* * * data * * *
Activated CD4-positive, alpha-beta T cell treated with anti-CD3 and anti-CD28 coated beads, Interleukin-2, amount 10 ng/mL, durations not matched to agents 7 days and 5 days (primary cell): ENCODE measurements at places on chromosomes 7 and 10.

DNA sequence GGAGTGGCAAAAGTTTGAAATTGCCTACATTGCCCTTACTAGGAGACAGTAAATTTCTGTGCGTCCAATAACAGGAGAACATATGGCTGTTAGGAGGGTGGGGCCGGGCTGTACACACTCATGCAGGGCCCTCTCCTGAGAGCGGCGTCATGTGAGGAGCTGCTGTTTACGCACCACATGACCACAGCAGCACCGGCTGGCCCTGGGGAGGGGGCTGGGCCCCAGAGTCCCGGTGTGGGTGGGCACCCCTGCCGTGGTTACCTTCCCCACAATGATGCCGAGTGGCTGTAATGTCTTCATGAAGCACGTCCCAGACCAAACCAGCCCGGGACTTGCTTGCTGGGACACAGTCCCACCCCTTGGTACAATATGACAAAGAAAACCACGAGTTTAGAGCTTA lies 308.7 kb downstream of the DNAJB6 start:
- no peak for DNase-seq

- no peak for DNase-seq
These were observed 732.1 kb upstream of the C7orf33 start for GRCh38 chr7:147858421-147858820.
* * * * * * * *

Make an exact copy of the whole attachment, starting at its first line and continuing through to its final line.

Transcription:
Activated CD4-positive, alpha-beta T cell treated with anti-CD3 and anti-CD28 coated beads, Interleukin-2, amount 10 ng/mL, durations not matched to agents 7 days and 5 days (primary cell): ENCODE measurements at places on chromosomes 7 and 10.

DNA sequence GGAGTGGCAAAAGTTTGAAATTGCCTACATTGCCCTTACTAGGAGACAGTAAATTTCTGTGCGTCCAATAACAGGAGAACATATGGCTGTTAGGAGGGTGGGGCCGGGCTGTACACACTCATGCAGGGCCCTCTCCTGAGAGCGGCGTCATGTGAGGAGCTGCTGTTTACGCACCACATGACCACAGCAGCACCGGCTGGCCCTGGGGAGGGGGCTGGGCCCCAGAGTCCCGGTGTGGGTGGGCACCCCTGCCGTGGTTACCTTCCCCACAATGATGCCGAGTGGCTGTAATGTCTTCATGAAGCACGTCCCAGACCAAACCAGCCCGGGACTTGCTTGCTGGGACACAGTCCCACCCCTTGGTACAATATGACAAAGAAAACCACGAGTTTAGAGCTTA lies 308.7 kb downstream of the DNAJB6 start:
- no peak for DNase-seq

- no peak for DNase-seq
These were observed 732.1 kb upstream of the C7orf33 start for GRCh38 chr7:147858421-147858820.